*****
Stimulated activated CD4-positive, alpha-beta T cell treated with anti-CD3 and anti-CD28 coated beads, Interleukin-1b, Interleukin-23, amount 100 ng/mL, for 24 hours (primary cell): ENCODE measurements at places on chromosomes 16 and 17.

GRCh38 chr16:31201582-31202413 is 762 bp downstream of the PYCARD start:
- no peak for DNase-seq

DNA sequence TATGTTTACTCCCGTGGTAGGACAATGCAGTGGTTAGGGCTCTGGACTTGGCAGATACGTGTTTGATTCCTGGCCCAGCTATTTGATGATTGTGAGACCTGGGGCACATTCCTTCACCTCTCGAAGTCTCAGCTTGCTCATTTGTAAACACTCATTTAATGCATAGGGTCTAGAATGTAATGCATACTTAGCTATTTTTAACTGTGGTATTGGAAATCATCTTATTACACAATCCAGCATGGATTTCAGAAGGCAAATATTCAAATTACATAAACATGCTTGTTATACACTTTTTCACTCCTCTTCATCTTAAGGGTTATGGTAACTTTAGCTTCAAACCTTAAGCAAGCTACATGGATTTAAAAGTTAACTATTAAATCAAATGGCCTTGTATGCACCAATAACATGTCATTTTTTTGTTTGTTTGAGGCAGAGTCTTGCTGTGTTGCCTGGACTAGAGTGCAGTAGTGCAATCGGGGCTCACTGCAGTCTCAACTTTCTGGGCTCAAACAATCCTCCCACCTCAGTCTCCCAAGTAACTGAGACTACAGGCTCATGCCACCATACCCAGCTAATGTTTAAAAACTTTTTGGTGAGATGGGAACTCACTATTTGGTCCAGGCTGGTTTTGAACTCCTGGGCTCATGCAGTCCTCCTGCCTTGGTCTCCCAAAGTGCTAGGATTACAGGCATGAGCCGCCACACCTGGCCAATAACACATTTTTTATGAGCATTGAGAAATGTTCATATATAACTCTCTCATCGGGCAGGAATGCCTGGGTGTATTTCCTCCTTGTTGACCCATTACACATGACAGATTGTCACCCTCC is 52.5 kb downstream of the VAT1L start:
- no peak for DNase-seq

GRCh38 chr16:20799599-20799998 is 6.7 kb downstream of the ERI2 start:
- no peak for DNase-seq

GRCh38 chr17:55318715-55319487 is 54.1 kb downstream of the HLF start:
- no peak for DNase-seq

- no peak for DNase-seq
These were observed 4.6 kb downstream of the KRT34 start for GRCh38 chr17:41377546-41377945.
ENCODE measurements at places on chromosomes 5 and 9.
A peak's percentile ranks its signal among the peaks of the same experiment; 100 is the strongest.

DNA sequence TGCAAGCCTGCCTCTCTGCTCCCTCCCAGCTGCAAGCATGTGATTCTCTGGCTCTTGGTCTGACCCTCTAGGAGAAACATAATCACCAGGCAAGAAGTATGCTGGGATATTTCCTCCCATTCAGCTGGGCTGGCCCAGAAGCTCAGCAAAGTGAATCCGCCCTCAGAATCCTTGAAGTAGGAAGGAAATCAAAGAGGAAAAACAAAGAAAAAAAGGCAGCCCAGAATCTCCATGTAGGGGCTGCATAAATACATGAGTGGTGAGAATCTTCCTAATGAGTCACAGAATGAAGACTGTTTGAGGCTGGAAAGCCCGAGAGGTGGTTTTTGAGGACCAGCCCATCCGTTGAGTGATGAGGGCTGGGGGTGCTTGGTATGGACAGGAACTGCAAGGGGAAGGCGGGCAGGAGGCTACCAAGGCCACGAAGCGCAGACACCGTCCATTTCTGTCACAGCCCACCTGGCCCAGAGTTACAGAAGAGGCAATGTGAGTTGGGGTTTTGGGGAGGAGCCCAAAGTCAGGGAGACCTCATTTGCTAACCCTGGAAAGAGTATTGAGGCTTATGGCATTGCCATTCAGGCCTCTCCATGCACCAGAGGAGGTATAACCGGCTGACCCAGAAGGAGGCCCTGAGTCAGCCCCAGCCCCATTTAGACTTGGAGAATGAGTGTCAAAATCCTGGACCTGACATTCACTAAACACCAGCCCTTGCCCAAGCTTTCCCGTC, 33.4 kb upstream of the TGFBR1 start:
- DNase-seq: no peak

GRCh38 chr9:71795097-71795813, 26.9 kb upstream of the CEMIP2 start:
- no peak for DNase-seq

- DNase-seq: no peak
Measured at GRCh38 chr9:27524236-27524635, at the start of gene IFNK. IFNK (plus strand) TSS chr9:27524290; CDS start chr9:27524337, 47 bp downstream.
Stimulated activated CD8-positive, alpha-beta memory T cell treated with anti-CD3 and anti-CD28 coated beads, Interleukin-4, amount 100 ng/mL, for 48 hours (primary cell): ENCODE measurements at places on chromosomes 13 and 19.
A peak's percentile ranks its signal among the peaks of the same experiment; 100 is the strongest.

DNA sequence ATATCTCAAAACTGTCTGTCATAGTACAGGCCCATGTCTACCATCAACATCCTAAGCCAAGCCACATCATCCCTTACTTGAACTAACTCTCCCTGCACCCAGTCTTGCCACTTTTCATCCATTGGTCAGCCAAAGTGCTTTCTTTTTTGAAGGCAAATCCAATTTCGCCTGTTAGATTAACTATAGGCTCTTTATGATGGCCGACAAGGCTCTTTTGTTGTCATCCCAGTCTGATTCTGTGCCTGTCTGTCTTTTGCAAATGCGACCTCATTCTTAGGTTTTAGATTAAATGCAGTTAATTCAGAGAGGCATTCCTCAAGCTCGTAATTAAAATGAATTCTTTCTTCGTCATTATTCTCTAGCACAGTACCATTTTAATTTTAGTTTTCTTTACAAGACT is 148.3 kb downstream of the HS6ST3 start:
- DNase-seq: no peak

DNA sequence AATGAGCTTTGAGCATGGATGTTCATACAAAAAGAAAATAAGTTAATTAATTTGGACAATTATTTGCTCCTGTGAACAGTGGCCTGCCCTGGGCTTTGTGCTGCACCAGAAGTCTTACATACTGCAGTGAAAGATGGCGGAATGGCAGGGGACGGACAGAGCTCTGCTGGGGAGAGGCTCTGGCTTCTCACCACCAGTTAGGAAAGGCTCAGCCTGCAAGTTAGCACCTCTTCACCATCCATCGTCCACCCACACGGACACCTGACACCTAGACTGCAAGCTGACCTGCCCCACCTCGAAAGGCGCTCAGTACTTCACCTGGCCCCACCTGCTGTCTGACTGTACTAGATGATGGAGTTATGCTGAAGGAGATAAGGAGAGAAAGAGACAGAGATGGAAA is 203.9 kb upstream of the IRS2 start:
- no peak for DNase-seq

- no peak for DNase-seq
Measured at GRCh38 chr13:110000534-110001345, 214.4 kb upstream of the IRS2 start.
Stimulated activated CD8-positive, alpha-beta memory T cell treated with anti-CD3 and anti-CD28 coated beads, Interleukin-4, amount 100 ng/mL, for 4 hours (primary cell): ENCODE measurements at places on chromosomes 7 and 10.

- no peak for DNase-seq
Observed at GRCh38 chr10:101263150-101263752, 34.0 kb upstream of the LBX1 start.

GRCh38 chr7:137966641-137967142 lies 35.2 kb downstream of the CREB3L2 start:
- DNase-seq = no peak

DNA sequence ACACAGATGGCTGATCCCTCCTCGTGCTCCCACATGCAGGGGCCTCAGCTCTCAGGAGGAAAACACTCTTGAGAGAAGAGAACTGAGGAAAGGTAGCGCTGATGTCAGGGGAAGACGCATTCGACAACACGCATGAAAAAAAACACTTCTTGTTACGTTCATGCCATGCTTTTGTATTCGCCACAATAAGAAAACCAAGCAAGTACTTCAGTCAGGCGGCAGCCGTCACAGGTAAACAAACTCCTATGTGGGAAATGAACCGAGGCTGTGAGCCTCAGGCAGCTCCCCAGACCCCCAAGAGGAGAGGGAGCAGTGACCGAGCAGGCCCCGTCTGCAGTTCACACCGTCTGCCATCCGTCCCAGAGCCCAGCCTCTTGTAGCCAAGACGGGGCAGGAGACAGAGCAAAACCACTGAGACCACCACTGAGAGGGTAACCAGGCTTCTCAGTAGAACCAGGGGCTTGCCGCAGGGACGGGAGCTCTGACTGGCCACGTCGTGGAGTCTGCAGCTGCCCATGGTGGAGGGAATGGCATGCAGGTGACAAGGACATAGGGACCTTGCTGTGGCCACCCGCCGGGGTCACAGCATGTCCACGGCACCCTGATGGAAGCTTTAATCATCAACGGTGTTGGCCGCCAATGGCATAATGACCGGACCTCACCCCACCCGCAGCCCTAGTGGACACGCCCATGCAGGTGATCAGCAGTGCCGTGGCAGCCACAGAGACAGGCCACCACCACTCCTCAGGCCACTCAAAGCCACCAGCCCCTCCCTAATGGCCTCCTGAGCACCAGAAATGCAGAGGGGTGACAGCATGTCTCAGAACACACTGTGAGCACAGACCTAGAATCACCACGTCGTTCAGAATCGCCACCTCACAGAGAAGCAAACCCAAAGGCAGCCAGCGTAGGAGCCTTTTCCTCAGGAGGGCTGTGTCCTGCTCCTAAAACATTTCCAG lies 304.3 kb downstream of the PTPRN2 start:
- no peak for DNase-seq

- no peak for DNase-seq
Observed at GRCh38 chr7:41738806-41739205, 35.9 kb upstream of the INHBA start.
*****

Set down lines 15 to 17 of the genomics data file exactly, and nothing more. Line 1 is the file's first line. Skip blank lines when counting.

- DNase-seq: no peak

GRCh38 chr9:71795097-71795813, 26.9 kb upstream of the CEMIP2 start:
- no peak for DNase-seq